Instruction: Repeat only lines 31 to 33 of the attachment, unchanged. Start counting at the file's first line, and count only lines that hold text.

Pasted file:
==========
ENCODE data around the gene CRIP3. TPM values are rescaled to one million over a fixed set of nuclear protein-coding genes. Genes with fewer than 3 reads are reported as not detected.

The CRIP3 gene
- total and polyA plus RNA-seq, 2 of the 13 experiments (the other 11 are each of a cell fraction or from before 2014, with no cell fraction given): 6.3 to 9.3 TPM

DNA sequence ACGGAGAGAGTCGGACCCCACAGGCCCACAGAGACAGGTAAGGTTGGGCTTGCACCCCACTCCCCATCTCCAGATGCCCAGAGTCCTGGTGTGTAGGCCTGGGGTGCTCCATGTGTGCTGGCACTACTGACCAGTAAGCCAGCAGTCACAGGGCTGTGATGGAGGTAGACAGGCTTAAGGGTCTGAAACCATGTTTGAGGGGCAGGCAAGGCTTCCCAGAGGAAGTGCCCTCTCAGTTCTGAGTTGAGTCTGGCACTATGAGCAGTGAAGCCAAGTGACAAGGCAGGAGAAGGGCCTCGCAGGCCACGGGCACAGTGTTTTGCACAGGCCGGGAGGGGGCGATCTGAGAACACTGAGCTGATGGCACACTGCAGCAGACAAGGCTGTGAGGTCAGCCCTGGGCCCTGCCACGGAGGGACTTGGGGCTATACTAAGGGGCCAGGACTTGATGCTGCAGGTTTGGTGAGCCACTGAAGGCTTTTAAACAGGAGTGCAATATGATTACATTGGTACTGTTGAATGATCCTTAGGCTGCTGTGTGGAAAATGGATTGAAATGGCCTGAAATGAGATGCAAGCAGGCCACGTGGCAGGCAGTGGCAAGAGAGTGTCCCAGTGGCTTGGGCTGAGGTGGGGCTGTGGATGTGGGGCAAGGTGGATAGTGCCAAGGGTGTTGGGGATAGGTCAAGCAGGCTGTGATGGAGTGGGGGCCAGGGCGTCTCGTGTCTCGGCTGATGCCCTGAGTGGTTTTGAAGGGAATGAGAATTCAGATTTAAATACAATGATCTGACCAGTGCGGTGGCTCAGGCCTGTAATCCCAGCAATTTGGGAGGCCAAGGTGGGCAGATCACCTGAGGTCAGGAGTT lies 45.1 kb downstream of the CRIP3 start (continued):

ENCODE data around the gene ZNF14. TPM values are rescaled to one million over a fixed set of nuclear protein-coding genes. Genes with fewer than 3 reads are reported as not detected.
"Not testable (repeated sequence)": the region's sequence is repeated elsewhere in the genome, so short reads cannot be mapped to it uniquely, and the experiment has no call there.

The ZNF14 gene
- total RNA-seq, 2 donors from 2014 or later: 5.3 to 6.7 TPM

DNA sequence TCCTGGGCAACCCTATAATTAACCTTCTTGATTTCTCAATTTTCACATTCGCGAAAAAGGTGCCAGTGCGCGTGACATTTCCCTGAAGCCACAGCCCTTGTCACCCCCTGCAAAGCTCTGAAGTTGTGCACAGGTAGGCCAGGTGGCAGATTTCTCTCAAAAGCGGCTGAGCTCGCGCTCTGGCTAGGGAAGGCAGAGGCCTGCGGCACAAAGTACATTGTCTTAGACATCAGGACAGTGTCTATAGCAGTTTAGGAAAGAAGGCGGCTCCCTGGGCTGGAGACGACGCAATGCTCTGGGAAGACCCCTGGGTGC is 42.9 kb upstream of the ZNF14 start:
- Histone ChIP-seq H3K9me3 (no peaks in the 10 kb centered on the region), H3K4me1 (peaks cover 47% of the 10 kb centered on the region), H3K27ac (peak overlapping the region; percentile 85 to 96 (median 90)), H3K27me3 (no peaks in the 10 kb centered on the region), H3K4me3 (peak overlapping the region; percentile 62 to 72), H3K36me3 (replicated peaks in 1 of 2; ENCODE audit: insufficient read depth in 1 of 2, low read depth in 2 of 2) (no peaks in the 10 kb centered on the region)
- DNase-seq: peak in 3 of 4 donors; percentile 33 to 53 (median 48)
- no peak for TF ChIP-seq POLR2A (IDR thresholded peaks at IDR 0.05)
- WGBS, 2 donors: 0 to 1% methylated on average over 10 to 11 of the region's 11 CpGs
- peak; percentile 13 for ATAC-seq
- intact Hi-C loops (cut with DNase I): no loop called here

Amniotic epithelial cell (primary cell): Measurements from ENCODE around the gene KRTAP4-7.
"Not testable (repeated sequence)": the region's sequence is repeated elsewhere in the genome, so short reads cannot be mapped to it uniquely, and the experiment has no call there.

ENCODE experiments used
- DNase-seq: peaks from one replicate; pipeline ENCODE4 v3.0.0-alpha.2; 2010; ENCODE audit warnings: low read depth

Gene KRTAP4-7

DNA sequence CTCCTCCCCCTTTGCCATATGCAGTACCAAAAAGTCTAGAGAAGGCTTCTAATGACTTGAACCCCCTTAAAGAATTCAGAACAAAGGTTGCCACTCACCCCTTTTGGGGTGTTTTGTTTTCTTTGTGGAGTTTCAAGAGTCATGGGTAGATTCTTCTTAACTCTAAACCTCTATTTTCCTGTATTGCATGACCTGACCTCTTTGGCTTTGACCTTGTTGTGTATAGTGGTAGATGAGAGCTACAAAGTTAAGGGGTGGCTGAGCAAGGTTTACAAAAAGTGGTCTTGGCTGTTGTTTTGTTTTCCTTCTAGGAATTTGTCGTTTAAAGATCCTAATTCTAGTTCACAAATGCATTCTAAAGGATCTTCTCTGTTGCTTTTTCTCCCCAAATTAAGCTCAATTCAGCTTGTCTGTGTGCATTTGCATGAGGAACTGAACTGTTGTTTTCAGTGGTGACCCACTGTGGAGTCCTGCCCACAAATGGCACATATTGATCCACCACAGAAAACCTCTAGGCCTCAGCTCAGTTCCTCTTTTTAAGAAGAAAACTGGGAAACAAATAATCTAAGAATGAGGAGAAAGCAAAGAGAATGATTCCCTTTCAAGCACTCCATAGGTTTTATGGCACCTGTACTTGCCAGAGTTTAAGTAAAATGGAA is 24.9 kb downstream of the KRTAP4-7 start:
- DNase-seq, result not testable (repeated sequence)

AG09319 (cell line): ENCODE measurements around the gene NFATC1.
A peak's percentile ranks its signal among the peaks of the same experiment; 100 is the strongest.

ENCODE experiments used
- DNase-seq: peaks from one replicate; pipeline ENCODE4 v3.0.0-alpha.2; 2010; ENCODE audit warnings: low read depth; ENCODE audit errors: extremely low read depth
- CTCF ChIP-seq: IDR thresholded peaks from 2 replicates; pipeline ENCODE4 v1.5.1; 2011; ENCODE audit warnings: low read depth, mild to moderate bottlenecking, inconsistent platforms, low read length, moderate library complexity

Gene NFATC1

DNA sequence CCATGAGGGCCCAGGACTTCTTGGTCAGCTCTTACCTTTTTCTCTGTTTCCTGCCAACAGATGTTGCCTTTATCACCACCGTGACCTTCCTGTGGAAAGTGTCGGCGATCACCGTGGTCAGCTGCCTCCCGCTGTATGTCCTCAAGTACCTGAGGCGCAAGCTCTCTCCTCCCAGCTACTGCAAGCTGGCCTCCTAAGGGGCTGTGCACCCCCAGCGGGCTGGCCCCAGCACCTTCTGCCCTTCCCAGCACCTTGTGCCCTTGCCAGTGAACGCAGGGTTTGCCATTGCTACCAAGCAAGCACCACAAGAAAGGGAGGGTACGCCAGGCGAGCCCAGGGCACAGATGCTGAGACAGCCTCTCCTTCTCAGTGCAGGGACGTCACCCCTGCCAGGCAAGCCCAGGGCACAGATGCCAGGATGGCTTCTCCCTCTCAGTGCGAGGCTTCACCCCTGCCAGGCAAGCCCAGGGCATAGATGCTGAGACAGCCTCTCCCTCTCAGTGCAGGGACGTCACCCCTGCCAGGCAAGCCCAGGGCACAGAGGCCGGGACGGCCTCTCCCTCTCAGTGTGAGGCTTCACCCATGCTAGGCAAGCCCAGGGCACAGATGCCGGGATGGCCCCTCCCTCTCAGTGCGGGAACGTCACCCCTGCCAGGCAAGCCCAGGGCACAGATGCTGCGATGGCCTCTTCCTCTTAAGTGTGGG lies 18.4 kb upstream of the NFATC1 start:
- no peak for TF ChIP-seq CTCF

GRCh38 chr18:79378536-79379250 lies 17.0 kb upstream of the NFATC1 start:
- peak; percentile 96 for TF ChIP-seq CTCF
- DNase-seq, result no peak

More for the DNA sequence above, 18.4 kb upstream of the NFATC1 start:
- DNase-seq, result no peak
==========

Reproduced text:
GRCh38 chr18:79378536-79379250 lies 17.0 kb upstream of the NFATC1 start:
- peak; percentile 96 for TF ChIP-seq CTCF
- DNase-seq, result no peak